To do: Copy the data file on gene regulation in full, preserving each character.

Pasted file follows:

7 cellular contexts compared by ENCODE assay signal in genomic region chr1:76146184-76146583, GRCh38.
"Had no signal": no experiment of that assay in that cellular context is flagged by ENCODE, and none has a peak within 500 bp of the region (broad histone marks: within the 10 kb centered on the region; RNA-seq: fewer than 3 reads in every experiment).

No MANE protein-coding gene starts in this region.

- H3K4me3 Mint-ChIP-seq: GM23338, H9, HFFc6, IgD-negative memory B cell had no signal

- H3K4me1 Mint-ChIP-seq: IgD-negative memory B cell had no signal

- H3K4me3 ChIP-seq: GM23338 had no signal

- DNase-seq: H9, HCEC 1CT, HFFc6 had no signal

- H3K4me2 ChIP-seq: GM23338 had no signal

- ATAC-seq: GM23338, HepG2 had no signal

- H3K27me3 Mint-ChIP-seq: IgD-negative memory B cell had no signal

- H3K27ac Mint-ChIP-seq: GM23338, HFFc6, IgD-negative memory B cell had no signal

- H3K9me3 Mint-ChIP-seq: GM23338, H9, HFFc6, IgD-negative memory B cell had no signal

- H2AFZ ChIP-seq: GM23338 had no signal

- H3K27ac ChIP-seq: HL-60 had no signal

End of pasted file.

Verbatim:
7 cellular contexts compared by ENCODE assay signal in genomic region chr1:76146184-76146583, GRCh38.
"Had no signal": no experiment of that assay in that cellular context is flagged by ENCODE, and none has a peak within 500 bp of the region (broad histone marks: within the 10 kb centered on the region; RNA-seq: fewer than 3 reads in every experiment).

No MANE protein-coding gene starts in this region.

- H3K4me3 Mint-ChIP-seq: GM23338, H9, HFFc6, IgD-negative memory B cell had no signal

- H3K4me1 Mint-ChIP-seq: IgD-negative memory B cell had no signal

- H3K4me3 ChIP-seq: GM23338 had no signal

- DNase-seq: H9, HCEC 1CT, HFFc6 had no signal

- H3K4me2 ChIP-seq: GM23338 had no signal

- ATAC-seq: GM23338, HepG2 had no signal

- H3K27me3 Mint-ChIP-seq: IgD-negative memory B cell had no signal

- H3K27ac Mint-ChIP-seq: GM23338, HFFc6, IgD-negative memory B cell had no signal

- H3K9me3 Mint-ChIP-seq: GM23338, H9, HFFc6, IgD-negative memory B cell had no signal

- H2AFZ ChIP-seq: GM23338 had no signal

- H3K27ac ChIP-seq: HL-60 had no signal